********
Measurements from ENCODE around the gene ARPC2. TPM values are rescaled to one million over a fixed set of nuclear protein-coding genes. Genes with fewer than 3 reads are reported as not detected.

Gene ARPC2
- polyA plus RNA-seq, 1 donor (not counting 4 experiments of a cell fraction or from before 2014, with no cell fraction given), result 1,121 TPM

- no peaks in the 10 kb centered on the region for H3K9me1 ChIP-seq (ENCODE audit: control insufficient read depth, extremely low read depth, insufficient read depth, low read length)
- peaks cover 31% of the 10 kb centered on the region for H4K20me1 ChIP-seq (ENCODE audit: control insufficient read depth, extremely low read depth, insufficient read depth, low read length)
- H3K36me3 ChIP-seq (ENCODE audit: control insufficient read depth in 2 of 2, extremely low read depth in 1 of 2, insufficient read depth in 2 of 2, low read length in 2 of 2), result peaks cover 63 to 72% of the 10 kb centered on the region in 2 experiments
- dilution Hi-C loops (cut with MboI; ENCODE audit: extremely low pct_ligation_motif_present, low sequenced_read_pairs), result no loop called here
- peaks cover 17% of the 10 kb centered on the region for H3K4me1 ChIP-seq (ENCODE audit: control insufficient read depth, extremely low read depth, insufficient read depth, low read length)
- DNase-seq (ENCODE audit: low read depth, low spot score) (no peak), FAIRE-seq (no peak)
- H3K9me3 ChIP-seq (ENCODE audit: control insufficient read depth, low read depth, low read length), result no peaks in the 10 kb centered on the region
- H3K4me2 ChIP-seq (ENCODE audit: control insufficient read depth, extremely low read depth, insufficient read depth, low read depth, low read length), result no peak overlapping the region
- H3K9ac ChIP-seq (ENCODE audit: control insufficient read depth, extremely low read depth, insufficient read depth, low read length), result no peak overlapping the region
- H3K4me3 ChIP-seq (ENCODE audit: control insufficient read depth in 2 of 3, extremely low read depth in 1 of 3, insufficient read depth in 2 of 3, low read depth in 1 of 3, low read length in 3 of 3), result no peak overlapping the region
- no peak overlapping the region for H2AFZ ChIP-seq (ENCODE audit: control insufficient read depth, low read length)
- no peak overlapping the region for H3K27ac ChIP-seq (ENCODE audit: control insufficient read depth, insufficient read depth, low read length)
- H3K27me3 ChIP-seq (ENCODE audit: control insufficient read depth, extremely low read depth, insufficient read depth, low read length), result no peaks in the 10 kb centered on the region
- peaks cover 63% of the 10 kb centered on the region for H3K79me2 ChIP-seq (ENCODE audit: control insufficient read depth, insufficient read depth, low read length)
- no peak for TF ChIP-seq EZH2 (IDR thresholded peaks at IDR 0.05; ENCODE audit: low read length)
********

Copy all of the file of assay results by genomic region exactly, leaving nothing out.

Measurements from ENCODE around the gene ARPC2. TPM values are rescaled to one million over a fixed set of nuclear protein-coding genes. Genes with fewer than 3 reads are reported as not detected.

Gene ARPC2
- polyA plus RNA-seq, 1 donor (not counting 4 experiments of a cell fraction or from before 2014, with no cell fraction given), result 1,121 TPM

- no peaks in the 10 kb centered on the region for H3K9me1 ChIP-seq (ENCODE audit: control insufficient read depth, extremely low read depth, insufficient read depth, low read length)
- peaks cover 31% of the 10 kb centered on the region for H4K20me1 ChIP-seq (ENCODE audit: control insufficient read depth, extremely low read depth, insufficient read depth, low read length)
- H3K36me3 ChIP-seq (ENCODE audit: control insufficient read depth in 2 of 2, extremely low read depth in 1 of 2, insufficient read depth in 2 of 2, low read length in 2 of 2), result peaks cover 63 to 72% of the 10 kb centered on the region in 2 experiments
- dilution Hi-C loops (cut with MboI; ENCODE audit: extremely low pct_ligation_motif_present, low sequenced_read_pairs), result no loop called here
- peaks cover 17% of the 10 kb centered on the region for H3K4me1 ChIP-seq (ENCODE audit: control insufficient read depth, extremely low read depth, insufficient read depth, low read length)
- DNase-seq (ENCODE audit: low read depth, low spot score) (no peak), FAIRE-seq (no peak)
- H3K9me3 ChIP-seq (ENCODE audit: control insufficient read depth, low read depth, low read length), result no peaks in the 10 kb centered on the region
- H3K4me2 ChIP-seq (ENCODE audit: control insufficient read depth, extremely low read depth, insufficient read depth, low read depth, low read length), result no peak overlapping the region
- H3K9ac ChIP-seq (ENCODE audit: control insufficient read depth, extremely low read depth, insufficient read depth, low read length), result no peak overlapping the region
- H3K4me3 ChIP-seq (ENCODE audit: control insufficient read depth in 2 of 3, extremely low read depth in 1 of 3, insufficient read depth in 2 of 3, low read depth in 1 of 3, low read length in 3 of 3), result no peak overlapping the region
- no peak overlapping the region for H2AFZ ChIP-seq (ENCODE audit: control insufficient read depth, low read length)
- no peak overlapping the region for H3K27ac ChIP-seq (ENCODE audit: control insufficient read depth, insufficient read depth, low read length)
- H3K27me3 ChIP-seq (ENCODE audit: control insufficient read depth, extremely low read depth, insufficient read depth, low read length), result no peaks in the 10 kb centered on the region
- peaks cover 63% of the 10 kb centered on the region for H3K79me2 ChIP-seq (ENCODE audit: control insufficient read depth, insufficient read depth, low read length)
- no peak for TF ChIP-seq EZH2 (IDR thresholded peaks at IDR 0.05; ENCODE audit: low read length)